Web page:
If Iran Thought Military Escalation in the Gulf Would Trigger Negotiations with the West, it Thought Wrong

Western Leaders Have Hardened their Rhetorical Posture Toward Iran

Last week the Iranian navy launched a surprise attack on British shipping, seizing an oil tanker near the Strait of Hormuz. As if sensing overreach, figures from across Iran’s political spectrum almost immediately began calling for dialogue and de-escalation. Meanwhile, Western leaders hardened their rhetorical posture toward Iran, apparently angered by its maritime belligerency and emboldened by Iran’s perilous economic fortunes. 
On July 19, the Iranian Revolutionary Guard Corps’ naval forces seized a British oil tanker near the Strait of Hormuz, shouting over loudspeakers, “If you obey, you will be safe.” Shortly afterward, Iranian media released images of the captured crew in what appeared to many observers to be a calculated act of retribution, following the UK’s seizure of an Iranian tanker off the Strait of Gibraltar carrying oil to Syria in violation of EU sanctions. Indeed, Abbas Ali Kadkhodaei, the spokesman for Iran’s Guardian Council, described the move in the semi-official Fars news agency as a legitimate “reciprocal action.”
UK denunciation was swift and harsh. British Foreign Secretary Jeremy Hunt branded the seizure an “act of state piracy,” adding that "when it comes to freedom of navigation, there can be no compromise." He also announced that the UK would seek to assemble a European-led maritime protection mission in the Gulf, warning that “if Iran continues on this dangerous path, they must accept the price will be a larger Western military presence in the waters along their coastline.” 
For its part, the foreign affairs office of the European Union issued a statement voicing the bloc's "deep concern" at the tanker seizure and demanding “the immediate release of the remaining ship and its crew, and … restraint to avoid further tensions," and echoing Hunt’s earlier statement that "freedom of navigation must be respected at all times.”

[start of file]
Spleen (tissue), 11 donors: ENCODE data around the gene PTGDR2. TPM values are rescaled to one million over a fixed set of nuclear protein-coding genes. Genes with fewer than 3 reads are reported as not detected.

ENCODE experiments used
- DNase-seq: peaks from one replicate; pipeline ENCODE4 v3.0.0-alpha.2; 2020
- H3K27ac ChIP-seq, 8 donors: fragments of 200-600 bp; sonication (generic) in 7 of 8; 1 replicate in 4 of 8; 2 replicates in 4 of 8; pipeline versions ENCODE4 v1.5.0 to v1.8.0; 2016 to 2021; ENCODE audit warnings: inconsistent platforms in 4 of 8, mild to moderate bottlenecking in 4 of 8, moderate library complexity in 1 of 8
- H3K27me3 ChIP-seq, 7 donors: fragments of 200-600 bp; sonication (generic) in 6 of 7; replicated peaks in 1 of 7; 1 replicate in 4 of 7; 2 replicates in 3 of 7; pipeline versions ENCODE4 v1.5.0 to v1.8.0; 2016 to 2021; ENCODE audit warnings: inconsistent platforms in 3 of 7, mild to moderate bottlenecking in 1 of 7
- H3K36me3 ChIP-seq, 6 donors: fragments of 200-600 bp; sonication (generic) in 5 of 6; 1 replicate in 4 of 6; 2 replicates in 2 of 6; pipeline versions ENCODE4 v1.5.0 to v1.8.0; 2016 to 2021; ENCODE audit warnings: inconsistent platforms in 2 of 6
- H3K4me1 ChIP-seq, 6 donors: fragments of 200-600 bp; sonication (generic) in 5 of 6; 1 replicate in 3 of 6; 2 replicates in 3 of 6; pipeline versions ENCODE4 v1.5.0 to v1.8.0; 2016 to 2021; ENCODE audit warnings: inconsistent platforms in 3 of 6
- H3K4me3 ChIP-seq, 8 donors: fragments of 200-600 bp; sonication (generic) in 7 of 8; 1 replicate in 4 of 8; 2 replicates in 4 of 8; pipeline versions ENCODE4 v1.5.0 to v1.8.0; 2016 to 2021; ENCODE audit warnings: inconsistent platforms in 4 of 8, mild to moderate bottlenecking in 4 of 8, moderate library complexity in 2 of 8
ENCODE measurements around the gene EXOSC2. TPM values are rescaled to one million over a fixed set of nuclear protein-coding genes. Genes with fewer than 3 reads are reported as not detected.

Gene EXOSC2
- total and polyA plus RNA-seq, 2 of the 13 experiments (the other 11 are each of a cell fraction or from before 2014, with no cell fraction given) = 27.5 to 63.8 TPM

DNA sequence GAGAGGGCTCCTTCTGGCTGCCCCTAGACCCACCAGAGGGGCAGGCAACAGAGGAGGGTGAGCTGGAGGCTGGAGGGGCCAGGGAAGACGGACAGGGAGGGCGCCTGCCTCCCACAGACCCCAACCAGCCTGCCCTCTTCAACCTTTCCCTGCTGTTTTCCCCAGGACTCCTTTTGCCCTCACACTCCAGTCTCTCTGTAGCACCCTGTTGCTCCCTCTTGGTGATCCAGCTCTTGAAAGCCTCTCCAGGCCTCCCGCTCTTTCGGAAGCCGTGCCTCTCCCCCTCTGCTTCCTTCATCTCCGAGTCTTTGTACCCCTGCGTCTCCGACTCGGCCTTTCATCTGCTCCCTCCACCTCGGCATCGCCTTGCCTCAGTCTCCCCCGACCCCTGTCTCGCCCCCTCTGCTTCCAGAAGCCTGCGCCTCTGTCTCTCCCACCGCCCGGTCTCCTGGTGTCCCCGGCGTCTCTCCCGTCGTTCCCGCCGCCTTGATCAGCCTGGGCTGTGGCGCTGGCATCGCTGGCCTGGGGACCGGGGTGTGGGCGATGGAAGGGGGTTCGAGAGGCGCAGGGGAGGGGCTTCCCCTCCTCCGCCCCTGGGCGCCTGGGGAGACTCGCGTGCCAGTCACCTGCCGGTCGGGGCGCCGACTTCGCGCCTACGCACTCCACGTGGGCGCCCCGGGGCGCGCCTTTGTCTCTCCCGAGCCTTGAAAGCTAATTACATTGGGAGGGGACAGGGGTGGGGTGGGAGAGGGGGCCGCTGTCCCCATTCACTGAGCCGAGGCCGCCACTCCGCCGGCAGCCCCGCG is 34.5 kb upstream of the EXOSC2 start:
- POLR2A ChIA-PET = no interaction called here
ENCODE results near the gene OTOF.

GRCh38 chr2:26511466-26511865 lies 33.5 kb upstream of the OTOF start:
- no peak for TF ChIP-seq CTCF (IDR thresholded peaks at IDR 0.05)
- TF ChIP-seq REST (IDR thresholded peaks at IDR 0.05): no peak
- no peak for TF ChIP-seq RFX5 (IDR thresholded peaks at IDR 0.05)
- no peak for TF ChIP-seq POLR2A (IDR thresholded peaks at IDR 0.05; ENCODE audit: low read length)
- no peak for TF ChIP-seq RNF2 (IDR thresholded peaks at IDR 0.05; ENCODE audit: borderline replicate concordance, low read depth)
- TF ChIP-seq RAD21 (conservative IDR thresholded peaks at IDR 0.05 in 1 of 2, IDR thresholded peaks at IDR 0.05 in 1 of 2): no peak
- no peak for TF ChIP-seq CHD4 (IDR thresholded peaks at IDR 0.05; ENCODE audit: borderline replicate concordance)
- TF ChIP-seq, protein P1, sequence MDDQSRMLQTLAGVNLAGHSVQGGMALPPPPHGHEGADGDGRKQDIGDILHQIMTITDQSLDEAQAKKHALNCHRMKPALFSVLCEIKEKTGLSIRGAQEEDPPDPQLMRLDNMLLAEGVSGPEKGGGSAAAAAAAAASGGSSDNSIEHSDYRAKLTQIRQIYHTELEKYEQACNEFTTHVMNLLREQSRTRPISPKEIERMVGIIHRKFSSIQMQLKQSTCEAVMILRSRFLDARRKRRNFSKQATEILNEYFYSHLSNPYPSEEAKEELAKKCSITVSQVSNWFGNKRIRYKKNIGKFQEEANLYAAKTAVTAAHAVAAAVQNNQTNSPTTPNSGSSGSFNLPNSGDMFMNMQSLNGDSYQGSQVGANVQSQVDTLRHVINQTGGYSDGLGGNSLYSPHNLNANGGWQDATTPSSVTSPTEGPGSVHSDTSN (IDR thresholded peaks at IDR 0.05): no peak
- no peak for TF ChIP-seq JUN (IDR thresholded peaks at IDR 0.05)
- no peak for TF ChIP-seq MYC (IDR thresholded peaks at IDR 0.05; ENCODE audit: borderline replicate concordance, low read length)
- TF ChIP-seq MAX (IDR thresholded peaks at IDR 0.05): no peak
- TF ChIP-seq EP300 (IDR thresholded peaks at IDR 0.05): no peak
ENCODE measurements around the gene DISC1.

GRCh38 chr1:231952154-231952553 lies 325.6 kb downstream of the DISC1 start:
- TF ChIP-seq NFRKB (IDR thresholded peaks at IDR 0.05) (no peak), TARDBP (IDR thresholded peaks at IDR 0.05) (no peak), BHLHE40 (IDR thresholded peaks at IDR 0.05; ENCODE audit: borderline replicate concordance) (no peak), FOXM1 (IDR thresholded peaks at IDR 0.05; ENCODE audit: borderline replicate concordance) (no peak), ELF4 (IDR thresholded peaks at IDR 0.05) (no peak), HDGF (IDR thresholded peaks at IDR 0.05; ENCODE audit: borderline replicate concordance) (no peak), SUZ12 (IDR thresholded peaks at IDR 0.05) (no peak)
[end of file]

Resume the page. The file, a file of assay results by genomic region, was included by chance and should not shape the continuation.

President Trump added to the chorus, telling reporters during a meeting with Pakistani Prime Minister Imran Khan that “it’s getting harder for me to want to make a deal with Iran… they disrespected the United States. They shouldn’t have done that. That was a big mistake.” After highlighting the U.S. military’s recent downing of an Iranian drone, the President pointedly remarked that ​Iran “is in turmoil. They’re having demonstrations all over Iran. Their inflation rate is 75 percent. They have a lot of problems​.”
Before the diplomatic reactions from the attack on British shipping had run their course, a rising tide of voices within Iran began calling for a reopening of talks with the U.S. At least four prominent conservatives advocated direct negotiations to end the impasse. 
Former President Mahmoud Ahmadinejad told the New York Times in a lengthy interview that Iran should attempt dialogue with the U.S. administration because “Mr. Trump is a man of action,” and “he is a businessman and therefore he is capable of calculating cost-benefits and making a decision. We say to him, let’s calculate the long-term cost-benefit of our two nations and not be shortsighted.”
In short order, General Hossein Alaei, a former commander of the Revolutionary Guards joint forces and founder of its navy; Mojtaba Zonnour, the head of Parliament’s national security committee; and Mohammad Reza Bahonar, a prominent conservative leader, echoed Ahmadinejad’s call for negotiations. 
Yet American officials wasted little time in dismissing their overtures. Three days after the IRGC attack in the Gulf, U.S. Energy Secretary Rick Perry brushed aside Tehran’s ostensible leverage: "The Iranians will have a more difficult time in influencing the market than they would have ten years ago … New suppliers should help keep a steady supply of fuel — whether it's crude, natural gas, or other secondary products. I think you will see less displacement of the market when there is an event like we see happening.”

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